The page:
Wednesday, July 03, 2013

Edward Snowden and the barbarians

Over the last week, as I've knocked about some of my old haunts on holiday, I've had a number of Kiwis - friends and relatives and more casual acquaintances, all of them thoughtful, self-consciously civilised people - commiserate with me over the barbarism of my adopted homeland of Tonga. "Isn't it terrible how the king there controls everything?" one friend asked. "Do you ever worry about being eaten?" a relative inquired, not entirely in jest. I have seen eyes glazing over, as I try to explain that Tonga had a modern, democratic constitution ensuring free access to land by the year 1875, and that it was antipodeans, not tropical Polynesians, who were still sailing slave ships across the Pacific and  making alliances with headhunters a mere century and a half ago.

Every so often an event arrives which highlights, in neon flashing lights, the hypocrisy inherent in the claims of Western nations like New Zealand to embody civilised values. The invasions of Afghanistan in 2001 and Iraq in 2003 were two such events; the current persecution of American whistleblower Edward Snowden is another.

After revealing that his government was spying illegally on its own citizens and on much of the rest of world, Snowden has been convicted of treason and espionage in the Western mass media, and harried from one country to another, as government after government proves itself too cowardly to offer him sanctuary. It is hard to read about Snowden's travails without thinking of the pursuit of Leon Trotsky from one nation to another in the 1930s, as European governments frightened by his message made life impossible for him. Trotsky eventually found a haven in Latin America, and the same continent may come to Snowden's rescue today.

I'm pleased that Snowden hasn't turned up in New Zealand, because this country's role as a footsoldier for American imperialism in Afghanistan, Sinai and the Pacific and its absurd persecution of the absurd Kim Dotcom suggest he would not get a friendly reception.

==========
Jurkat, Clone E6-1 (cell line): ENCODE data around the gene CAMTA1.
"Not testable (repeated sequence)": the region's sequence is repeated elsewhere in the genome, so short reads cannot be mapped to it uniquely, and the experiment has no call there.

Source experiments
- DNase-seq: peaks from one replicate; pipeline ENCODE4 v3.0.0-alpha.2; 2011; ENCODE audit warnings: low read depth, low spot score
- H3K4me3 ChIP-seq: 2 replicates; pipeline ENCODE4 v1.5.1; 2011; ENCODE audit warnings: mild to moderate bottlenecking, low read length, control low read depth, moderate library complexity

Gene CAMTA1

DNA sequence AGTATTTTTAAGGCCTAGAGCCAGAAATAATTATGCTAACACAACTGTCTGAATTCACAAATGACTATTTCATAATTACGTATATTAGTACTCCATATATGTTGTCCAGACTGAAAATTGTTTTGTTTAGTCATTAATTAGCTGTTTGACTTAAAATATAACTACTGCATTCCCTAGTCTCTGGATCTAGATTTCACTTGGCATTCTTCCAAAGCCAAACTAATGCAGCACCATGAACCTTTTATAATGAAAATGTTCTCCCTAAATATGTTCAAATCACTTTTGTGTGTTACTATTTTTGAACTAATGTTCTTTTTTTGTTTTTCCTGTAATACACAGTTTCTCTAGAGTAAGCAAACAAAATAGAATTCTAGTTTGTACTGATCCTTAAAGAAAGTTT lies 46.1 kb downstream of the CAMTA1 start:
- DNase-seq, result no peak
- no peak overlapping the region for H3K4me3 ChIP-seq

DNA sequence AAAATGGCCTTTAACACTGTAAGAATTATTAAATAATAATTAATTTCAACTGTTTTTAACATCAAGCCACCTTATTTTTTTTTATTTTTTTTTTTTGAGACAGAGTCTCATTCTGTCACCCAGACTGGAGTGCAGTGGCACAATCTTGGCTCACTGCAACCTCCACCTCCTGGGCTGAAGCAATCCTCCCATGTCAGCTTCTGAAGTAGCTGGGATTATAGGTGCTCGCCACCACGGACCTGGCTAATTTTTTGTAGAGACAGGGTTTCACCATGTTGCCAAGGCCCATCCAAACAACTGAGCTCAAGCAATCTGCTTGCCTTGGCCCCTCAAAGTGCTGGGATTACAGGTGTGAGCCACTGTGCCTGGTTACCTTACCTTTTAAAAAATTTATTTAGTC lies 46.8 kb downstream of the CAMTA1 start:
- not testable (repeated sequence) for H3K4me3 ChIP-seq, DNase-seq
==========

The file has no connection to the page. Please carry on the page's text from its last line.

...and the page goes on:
Here's a piece I wrote a couple of years ago about the hypocrisy of the civilised West in the face of barbarism. I left it out of my last book of poems because it seemed too self-righteous and cliched, but I'm posting it now as an utterly ineffectual show of solidarity with Edward Snowden.

The Barbarians

Barbarism can never triumph over civilisation: 
barbarians are inferior to civilised men and women.
The conquerors cannot be barbarians, then,
despite their high fires of books
and the wire round the transit camps.
We must be the barbarians.

It is true that we resemble civilised men and women,
relaxing on the sidewalk of a potholed street,
warming our spare hands on chipped cups of tea,
enjoying our lunchbreak, enjoying the break in the rain,
sharing our rations of cigarettes, our rations of gossip.

Each of us remembers the day the guns grew hoarse,
the day the whole town had to stand to attention,
the day Olaf forgot to close his shop,
refused to stand outside, on the dirty kerb,
while the conquerors called their roll,
the day that Olaf got dragged out of his bakery,
away from his half-kneaded sculptures –
his half-finished masterpieces,
the busts of loaves and croissants arranged on steel trays –
the day Olaf’s knees hit the kerb together
and the fists went into his mouth like bread.

Each of us remembers Olaf in a different way.
One of us scribbles poems –
witty satires, and tub-thumping polemics -
and publishes them in his drawer.

One of us keeps his grandfather’s pistol in a shoebox,
under the bed in the spare room upstairs.
One of us turns tadpoles into frogs,
in the bathtub he is forbidden to fill.
One of us drafts orders for new consignments of boots.
One of us supervises a thesis on Nietszche.

We lean forward in our chairs
and watch a train push out of the barricaded station,
past the emptied zoo, toward the city wall.
We note the pine windows but wave anyway.

Perhaps Olaf is crouching in the third carriage,
in the warm crowded dark,
pushing his fat face against the wood.
Perhaps he is a squinting through a crack in the pine,
through a sliver his big fists made.

If Olaf glimpsed us for a second
we would look like cheerful, civilised men and women,
relaxing on the sidewalk of a potholed street,
warming our spare hands on chipped cups of tea,